Blockchain

Blockchain 101 | Legal Issues When Paying Employees with Crypto in Hong Kong | When Labor Law Meets Cryptocurrency | Imminent threat of hyperinflation from Fiat Money

Blockchain 101 |  Legal Issues When Paying Employees with Crypto in Hong Kong |  When Labor Law Meets Cryptocurrency |  Imminent threat of hyperinflation from Fiat Money

“I’m going to take my next salary 100% in bitcoin…problem solved!”

– Mayer Francis Suarez

Presentation | The looming threat of hyperinflation

The era of COVID-19 and trade wars has spurred an international arms race to print money. With China’s monetary authority reporting the issuance of more than 9.62 trillion yuan in 2021 and $13 trillion printed in the United States respectively, many experts have warned that the practice of printing money for offsetting the deficits would entail a major economic risk.

Undoubtedly, this is not the first time in human history where a government’s decision to print large amounts of money has led to hyperinflation, especially the Yuan Dynasty, a decision that has ultimately led to the collapse of the dynasty. Other examples include the crisis of the third century in ancient Rome and the 1,000,000% inflation of drachmas.

Cryptocurrencies | Inflation hedge

One of Bitcoin’s stated goals is for virtual currency to become a hedge against inflation. To this end, the theory behind bitcoin as an inflation hedge while the number of bitcoin is limited to 21 million, the number of US dollars (or other fiat currency) generally increases over time at the discretion of the host government .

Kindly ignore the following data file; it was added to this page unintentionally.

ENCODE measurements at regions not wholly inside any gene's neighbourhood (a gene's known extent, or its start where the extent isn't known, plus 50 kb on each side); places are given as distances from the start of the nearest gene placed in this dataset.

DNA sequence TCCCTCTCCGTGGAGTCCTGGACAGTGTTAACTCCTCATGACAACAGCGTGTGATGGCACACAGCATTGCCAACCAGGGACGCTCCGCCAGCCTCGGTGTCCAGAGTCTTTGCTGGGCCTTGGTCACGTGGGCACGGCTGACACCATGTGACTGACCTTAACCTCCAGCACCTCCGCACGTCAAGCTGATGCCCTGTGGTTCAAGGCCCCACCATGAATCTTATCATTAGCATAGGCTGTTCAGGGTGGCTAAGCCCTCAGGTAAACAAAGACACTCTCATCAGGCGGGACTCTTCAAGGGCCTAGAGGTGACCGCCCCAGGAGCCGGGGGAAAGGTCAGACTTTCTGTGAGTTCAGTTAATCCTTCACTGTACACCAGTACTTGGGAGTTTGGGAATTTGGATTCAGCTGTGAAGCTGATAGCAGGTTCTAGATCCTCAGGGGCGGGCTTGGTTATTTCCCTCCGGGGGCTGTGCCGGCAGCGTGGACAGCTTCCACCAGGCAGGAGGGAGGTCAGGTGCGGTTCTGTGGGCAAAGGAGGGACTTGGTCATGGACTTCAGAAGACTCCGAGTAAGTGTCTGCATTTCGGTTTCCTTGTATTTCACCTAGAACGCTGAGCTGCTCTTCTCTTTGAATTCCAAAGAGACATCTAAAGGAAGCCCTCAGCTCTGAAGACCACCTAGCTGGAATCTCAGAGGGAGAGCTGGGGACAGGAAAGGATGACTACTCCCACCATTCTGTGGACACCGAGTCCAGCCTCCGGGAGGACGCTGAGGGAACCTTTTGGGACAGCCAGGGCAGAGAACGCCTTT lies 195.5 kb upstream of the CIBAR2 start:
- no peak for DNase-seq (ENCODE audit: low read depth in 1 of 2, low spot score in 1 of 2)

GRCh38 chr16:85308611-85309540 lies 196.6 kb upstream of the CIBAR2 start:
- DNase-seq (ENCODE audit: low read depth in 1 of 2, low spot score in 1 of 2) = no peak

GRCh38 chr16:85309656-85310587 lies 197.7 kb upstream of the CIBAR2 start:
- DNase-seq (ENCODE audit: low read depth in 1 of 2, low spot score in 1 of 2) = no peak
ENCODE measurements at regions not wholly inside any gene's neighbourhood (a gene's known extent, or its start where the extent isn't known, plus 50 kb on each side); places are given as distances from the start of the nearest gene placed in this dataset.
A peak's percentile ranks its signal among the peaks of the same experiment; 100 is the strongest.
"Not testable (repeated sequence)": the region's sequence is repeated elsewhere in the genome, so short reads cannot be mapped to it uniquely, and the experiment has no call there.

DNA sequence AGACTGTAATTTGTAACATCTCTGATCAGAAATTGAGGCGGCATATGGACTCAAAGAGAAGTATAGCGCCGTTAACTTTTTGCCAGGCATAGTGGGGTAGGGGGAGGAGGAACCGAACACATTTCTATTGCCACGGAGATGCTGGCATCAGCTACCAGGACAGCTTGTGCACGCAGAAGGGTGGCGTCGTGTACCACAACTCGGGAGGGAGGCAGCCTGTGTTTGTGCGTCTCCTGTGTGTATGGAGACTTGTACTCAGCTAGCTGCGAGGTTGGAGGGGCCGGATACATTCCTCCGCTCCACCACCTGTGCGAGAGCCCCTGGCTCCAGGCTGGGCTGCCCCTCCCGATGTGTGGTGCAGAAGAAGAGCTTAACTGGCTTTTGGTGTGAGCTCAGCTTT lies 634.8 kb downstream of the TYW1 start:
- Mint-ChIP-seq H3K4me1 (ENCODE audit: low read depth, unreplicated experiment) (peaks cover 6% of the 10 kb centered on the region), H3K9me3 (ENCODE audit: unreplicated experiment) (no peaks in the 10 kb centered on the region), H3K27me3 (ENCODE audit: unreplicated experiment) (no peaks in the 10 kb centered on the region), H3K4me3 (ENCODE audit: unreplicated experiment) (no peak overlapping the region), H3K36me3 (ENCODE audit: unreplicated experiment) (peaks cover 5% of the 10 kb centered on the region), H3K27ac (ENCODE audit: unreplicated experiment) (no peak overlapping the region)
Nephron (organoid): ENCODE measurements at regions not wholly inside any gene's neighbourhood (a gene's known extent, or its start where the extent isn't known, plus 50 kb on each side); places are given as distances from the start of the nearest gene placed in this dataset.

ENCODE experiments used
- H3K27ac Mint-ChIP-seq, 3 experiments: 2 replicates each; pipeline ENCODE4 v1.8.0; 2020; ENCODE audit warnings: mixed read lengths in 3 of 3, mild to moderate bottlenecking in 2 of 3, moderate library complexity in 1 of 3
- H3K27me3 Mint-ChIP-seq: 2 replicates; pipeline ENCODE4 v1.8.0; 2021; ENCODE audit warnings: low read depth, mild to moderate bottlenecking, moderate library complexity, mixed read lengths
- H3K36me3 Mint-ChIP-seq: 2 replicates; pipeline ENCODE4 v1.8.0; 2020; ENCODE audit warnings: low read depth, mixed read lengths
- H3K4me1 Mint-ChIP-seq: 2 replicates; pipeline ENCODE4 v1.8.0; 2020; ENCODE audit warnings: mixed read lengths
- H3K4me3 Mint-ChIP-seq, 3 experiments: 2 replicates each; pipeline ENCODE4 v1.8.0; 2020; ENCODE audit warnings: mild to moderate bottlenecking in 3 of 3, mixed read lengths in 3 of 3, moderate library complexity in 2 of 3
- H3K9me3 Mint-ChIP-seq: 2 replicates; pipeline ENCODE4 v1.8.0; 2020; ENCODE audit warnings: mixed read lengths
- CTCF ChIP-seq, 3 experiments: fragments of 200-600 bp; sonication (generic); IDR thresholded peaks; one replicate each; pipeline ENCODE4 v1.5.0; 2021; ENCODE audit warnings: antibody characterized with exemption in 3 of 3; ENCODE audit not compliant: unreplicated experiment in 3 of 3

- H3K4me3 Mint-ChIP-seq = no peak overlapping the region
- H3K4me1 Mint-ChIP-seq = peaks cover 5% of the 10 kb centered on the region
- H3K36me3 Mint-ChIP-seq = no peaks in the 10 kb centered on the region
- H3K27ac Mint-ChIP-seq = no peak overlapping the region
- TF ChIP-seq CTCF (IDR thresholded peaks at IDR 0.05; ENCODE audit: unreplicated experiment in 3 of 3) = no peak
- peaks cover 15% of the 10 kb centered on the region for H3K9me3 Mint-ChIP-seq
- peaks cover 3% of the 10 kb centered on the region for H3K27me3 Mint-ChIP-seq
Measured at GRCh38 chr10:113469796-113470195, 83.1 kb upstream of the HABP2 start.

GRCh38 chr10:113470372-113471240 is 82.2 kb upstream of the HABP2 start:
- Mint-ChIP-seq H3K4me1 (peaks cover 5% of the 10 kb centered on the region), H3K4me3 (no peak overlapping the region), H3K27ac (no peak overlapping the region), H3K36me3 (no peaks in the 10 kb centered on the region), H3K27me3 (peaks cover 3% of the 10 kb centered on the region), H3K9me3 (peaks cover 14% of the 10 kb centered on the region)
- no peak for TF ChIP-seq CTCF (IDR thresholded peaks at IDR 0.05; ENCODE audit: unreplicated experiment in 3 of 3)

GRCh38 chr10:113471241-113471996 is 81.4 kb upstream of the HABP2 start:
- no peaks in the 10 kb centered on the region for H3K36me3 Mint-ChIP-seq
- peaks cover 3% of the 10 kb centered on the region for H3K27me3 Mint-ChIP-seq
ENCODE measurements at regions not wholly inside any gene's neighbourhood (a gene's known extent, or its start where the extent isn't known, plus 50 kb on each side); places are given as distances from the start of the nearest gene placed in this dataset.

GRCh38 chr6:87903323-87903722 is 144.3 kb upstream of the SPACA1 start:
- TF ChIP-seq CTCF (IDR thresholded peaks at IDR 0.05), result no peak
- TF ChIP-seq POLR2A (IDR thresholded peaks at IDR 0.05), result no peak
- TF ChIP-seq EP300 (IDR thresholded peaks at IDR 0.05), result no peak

So, with the looming prospect of hyperinflation on the horizon, cryptocurrency as a means of compensation is growing in popularity, with an ever-increasing number of employers beginning to consider paying their employees’ salaries in cryptocurrency. .

Potential legal and regulatory issues | The dawn of cryptowages

In accordance with the Employment Ordinance (Cap.57), unless otherwise specified, the term “salary” means all remuneration, earnings, allowances (including travel allowances, attendance allowances, commissions, overtime), gratuities and service charges, however designated or calculated, capable of being expressed in terms of money. Given the authorities’ refusal to recognize crypto as currency, it remains unclear whether the Labor Department or Hong Kong courts will treat cryptocurrency as “wage” under the Employment Ordinance.

Additionally, the fact that the value of cryptos is much more volatile than other assets, such volatility can mean that employers can technically face the risk of being charged for failing to meet salary requirements. minimum (for limit pay jobs) as required under the Minimum Wages Ordinance (Cap.608).

Finally, there is the issue of tax reporting by employers that will need to be considered. To that end, one of the main draws for expats to work in Hong Kong is Hong Kong’s tax regime. The fact that unlike the United States, Hong Kong does not have a value-added tax regime, Hong Kong remains a preferred place to make crypto payments.